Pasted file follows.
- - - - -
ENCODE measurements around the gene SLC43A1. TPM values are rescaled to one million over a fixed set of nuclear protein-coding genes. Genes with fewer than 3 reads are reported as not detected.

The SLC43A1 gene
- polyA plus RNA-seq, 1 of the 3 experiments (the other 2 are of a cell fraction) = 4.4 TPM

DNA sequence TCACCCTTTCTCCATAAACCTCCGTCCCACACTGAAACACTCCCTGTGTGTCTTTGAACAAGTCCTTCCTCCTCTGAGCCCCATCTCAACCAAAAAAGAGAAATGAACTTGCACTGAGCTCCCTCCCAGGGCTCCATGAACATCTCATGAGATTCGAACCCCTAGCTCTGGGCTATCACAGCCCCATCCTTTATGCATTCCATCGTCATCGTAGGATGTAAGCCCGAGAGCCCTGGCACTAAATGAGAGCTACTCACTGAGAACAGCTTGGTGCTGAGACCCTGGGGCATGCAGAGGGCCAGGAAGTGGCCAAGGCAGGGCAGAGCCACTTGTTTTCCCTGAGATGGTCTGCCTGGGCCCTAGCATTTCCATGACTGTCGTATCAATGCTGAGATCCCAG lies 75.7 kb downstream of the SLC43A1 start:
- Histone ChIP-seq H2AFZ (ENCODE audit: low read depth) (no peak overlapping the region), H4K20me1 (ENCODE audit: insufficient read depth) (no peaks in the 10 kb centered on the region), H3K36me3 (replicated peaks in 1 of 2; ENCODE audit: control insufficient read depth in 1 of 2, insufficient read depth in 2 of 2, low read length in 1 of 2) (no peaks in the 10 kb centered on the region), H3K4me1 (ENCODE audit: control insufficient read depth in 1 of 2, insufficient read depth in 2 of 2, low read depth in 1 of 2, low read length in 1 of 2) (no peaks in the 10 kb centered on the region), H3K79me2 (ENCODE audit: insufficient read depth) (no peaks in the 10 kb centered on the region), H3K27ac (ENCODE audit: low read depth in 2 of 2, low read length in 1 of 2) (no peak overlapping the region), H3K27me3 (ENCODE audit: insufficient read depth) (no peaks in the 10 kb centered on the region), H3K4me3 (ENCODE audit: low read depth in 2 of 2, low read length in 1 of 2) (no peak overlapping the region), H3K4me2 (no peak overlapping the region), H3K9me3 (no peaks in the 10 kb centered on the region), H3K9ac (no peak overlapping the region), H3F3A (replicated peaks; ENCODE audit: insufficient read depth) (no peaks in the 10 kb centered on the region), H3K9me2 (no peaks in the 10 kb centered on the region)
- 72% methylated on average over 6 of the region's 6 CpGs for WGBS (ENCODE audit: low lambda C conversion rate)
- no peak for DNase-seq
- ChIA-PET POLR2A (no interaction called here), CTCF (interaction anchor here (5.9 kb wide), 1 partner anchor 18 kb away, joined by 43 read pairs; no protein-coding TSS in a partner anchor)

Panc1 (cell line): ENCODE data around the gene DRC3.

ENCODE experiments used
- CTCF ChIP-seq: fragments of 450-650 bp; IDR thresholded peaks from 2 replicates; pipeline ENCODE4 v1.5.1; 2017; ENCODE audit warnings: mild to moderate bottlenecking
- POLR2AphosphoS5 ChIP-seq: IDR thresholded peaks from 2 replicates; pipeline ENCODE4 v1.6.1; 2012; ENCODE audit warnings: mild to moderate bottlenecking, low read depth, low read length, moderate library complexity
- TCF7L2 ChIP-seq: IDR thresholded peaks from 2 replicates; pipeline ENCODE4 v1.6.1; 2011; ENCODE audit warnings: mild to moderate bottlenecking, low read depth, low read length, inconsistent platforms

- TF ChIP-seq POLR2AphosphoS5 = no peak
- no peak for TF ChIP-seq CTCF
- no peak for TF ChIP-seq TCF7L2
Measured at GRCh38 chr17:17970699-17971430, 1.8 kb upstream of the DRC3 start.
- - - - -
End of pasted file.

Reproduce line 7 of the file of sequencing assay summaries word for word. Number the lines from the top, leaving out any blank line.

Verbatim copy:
- no peak for DNase-seq